Last week I was sitting in my Sociology class when my professor asked the question: Can anyone define Taboos? I answered with the definition and an example about a taboo in my religion, which started a series of questions from my colleagues. Being the only Muslim woman wearing the head scarf (Hijab) present, one of the many questions asked to me was “Why do some woman that wear the head scarf wear those dresses (abayas) and then take them off when they arrive to school?” Then many of my classmates went on and on about how them, their daughters, etc. all witnessed Muslim girls undressing at certain places.
I answered that some girls are forced into wearing it by their parents which is against our religion, that wearing the Hijab/Abaya is a decision a Muslim woman makes on her own—so our religion is definitely not the answer. Another story was from a Non-Muslim Fordson high school alumni that said every morning there would be a line of “Arabic” girls waiting to put on make-up in the girls bathroom, and another line before the end of the day to wipe it off before they went back home to their parents.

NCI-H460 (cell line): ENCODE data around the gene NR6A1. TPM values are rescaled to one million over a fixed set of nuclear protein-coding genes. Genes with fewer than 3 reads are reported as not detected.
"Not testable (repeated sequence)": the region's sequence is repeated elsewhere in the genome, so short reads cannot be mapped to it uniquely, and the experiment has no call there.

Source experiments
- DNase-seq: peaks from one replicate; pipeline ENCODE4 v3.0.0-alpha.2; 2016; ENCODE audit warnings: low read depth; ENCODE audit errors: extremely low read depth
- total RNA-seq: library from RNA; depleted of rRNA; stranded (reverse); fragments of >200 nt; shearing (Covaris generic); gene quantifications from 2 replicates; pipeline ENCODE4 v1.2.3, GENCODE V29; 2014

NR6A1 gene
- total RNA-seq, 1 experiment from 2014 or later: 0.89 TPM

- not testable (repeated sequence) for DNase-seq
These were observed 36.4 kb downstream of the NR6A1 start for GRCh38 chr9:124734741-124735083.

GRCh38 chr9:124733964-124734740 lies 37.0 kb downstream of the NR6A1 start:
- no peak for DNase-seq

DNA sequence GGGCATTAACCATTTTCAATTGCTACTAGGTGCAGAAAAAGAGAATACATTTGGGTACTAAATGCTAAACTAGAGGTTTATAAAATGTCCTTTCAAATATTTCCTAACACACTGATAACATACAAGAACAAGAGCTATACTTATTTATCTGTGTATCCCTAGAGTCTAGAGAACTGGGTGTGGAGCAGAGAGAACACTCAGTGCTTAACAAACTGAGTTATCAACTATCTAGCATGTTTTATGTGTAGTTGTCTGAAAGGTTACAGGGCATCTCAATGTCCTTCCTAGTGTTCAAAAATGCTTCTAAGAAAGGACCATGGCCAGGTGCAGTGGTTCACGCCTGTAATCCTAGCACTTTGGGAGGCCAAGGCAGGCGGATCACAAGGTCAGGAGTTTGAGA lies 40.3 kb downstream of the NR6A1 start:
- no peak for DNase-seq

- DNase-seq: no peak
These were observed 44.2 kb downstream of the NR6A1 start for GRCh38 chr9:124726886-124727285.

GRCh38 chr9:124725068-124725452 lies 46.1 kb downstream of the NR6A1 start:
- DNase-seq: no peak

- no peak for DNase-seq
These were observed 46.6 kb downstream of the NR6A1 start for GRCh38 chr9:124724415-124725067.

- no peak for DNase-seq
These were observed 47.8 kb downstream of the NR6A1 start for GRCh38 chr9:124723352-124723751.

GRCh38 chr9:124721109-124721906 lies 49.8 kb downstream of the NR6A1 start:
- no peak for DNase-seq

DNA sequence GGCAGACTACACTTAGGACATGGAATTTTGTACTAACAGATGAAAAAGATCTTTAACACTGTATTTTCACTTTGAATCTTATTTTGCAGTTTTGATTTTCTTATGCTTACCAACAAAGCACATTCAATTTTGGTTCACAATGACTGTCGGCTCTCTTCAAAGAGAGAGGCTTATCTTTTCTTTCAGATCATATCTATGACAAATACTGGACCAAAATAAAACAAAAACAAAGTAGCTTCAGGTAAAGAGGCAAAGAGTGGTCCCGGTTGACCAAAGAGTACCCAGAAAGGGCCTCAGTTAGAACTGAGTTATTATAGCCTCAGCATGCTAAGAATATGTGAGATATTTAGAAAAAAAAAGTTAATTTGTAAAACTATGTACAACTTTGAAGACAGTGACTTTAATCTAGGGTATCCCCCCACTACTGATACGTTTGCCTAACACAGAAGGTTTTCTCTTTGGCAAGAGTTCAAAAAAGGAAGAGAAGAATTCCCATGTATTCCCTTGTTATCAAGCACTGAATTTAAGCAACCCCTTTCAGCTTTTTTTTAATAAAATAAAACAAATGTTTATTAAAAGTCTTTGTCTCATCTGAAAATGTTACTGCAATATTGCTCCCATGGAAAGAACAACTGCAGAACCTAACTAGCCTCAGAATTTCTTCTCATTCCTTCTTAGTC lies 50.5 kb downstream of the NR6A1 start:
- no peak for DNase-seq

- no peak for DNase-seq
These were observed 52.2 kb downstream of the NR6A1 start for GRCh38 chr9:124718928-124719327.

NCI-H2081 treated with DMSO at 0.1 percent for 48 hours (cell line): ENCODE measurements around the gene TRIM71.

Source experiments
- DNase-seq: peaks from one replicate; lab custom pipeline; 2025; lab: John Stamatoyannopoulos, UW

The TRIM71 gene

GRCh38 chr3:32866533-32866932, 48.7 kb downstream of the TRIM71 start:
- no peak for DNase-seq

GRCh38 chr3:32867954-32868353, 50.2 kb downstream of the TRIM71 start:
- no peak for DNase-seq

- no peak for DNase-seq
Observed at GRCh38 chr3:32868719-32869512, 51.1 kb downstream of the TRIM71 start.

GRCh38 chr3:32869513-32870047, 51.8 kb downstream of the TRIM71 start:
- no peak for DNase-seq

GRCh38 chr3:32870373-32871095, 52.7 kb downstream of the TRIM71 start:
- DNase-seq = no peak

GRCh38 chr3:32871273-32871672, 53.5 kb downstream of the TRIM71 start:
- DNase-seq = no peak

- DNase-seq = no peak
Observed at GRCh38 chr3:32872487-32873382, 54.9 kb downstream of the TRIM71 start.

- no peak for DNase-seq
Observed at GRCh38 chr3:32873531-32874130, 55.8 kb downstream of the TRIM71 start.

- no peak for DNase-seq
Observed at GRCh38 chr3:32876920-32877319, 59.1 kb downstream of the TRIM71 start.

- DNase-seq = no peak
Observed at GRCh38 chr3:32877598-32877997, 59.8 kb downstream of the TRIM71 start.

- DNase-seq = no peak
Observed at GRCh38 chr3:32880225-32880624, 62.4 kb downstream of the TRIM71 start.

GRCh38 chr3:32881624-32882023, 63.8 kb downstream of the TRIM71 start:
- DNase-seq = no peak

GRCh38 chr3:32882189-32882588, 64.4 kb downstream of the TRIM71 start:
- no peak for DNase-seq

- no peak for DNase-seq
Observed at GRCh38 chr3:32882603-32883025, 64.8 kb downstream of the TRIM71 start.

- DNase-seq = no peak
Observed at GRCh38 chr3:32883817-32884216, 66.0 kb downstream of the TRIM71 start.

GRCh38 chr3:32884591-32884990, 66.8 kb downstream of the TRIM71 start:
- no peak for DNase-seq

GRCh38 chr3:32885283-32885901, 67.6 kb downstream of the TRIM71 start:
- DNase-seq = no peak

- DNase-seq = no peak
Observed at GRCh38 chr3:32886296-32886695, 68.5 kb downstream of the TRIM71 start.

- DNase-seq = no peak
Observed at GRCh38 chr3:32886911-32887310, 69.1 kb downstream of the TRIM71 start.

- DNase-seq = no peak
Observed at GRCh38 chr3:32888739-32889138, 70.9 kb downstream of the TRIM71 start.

All I could feel was embarrassment. As Muslims, were supposed to stand out and set good examples for Non-Muslims because these stories for example show that our every action is payed attention too. There is a wonderful quote that goes something like this that relates to my point: “Don’t tell them your a Muslim, show them your a Muslim”. Why dress one way somewhere and another somewhere else? That’s being unreal to yourself.